This small, very well run lodge, was a relaxing refuge from gorilla trekking. Service is impeccable with your every need and thought anticipated in advance. As soon as our driver/guide got to the parking area, someone was there to hand us walking sticks to help us as we climbed up the long steep path to the lodge. There we were greeted with some lemonade and a hot towel…similar to how we were greeted each time we arrived back. After a brief introduction, we were led to our bungalow consisting of a very comfortable king size bed, full bath with a tub and shower. A bottle of champagne was also waiting for us in an ice bucket. Wifi is complementary in the main building, although it was slow at times. But remember, you are here for the gorillas. The main lodge had 3 separate rooms in which you could relax. One large room with a fireplace and multiple couches and chairs, and 2 smaller rooms, each with a fireplace and someone continually looking after you and providing you with whatever drinks you wanted (full bar included in the price). A small snack was served right before dinner…chicken wings one night and a small quiche another night. You could go into dinner at any time after 7 pm. Dinner consisted on soup (their soups are incredible and are probably some of the best we have ever tasted), salad, rolls, and a choice of your entree and dessert. I wish we could have said that the food was great but we found the main dinner dishes (outside of the soup) lacking in flavors and seasonings. Breakfast was good but standard fare (eggs, bacon, cereal, fruit, etc.) that is hard to mess up). Lunch was a little more tasty than dinner, but one would not go hungry or be thirsty. As elsewhere in the lodge, the dining staff was extremely attentive.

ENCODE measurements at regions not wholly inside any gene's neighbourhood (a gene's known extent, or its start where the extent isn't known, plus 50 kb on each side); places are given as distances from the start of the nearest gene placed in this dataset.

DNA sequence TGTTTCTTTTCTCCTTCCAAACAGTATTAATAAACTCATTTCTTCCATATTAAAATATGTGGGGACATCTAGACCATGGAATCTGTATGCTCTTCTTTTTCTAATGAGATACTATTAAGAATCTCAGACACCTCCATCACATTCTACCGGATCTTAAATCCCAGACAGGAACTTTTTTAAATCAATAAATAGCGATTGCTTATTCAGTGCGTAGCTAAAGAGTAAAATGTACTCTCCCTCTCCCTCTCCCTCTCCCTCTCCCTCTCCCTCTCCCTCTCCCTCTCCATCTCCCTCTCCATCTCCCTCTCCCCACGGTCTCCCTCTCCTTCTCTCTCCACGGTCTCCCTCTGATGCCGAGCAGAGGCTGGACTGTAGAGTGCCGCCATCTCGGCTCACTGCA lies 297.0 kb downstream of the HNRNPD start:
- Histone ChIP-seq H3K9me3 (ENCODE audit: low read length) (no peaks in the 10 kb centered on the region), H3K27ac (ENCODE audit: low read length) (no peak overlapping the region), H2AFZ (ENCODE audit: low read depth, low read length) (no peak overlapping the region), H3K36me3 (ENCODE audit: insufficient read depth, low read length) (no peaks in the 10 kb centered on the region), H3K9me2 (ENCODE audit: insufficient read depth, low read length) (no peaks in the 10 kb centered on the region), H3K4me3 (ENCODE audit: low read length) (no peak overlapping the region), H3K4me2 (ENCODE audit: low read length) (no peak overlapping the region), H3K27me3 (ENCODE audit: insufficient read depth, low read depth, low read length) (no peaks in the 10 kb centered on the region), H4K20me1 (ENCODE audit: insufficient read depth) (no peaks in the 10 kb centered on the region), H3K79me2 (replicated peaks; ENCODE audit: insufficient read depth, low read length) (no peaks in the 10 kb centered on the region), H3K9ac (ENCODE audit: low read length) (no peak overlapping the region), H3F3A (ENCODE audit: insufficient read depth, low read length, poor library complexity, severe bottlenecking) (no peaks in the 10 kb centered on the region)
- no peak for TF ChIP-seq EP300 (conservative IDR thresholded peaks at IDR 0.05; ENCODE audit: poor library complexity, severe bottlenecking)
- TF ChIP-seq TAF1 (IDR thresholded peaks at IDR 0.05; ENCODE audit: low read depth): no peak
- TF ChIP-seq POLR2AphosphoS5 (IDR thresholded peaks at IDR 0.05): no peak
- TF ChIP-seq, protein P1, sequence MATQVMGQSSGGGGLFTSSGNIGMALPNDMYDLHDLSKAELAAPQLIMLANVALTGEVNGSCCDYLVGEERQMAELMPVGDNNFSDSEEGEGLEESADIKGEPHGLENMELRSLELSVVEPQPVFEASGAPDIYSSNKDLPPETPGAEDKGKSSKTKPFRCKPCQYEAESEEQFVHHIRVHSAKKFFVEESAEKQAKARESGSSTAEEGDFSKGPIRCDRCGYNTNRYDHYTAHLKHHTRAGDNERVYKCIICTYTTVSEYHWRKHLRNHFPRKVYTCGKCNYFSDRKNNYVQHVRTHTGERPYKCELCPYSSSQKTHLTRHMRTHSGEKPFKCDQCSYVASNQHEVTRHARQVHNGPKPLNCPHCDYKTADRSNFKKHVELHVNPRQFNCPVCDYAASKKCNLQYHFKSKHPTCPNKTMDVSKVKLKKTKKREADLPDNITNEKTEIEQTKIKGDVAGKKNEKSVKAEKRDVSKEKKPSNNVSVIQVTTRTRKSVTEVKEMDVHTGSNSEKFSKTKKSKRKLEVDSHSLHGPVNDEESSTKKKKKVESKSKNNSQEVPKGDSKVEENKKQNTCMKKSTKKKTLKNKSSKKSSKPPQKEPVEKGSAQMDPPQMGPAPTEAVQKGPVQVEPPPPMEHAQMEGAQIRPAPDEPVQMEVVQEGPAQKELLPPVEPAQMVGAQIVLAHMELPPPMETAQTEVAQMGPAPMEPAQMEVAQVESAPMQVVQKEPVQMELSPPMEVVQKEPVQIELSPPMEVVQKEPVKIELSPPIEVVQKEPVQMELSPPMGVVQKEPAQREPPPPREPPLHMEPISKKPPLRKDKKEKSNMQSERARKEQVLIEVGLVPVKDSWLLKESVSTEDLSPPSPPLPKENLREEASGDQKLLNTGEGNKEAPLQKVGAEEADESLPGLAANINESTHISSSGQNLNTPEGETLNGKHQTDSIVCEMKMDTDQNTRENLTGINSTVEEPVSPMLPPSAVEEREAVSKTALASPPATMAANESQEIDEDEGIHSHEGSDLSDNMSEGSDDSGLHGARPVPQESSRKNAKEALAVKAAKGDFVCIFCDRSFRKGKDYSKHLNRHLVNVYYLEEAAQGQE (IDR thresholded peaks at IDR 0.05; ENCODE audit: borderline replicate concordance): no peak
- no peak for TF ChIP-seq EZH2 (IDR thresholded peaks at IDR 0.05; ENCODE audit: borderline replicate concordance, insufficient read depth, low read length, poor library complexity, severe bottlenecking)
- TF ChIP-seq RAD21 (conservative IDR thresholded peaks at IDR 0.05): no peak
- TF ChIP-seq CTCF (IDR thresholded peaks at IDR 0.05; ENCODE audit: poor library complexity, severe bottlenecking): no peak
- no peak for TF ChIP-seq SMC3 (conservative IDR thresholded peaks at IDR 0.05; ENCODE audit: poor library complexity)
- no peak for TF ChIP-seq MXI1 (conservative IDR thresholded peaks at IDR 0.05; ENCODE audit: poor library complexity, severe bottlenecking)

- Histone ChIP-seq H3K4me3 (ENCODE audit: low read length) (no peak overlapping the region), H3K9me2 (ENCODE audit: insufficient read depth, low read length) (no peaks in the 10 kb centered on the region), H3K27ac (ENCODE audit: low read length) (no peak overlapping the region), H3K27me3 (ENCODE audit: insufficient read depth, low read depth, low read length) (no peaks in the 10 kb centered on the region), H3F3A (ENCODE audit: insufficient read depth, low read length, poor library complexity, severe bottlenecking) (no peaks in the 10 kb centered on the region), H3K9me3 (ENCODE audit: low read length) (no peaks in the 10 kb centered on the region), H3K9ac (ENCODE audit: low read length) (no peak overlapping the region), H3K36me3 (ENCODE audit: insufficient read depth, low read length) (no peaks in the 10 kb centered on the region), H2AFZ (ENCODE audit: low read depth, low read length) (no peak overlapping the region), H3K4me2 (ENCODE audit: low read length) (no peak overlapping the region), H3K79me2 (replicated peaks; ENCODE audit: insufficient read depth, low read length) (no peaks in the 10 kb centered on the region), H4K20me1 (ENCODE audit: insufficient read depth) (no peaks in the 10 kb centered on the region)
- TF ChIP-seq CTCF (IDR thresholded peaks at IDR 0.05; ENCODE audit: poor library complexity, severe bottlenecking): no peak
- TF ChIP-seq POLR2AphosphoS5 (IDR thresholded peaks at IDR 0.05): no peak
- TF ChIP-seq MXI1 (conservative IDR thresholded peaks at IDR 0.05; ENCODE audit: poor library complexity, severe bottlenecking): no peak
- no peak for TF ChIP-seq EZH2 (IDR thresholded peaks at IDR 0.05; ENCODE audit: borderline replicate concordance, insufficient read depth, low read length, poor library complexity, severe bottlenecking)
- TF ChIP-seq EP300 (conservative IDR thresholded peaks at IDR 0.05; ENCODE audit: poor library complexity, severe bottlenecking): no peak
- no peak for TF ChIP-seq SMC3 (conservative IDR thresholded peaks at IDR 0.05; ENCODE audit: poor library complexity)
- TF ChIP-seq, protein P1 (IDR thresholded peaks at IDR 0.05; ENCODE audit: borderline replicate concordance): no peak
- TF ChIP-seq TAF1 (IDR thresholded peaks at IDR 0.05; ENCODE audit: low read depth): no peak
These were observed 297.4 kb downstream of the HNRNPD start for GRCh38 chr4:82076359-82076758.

Since the lodge is based on gorillas trekking, they do everything they can to make your experience go well. The staff supplied (and helped you into) gaiters (required for the mud and stinging nettles), a backpack, gloves and a rain coat, They gave you a small snack in case you got hungry while trekking (you never knew how long you would be out as the treks varied in length and depended on when you found the gorillas). When you did return back, you were offered lunch. If you returned too late for lunch, as we did one day, they brought soup and bread to our room.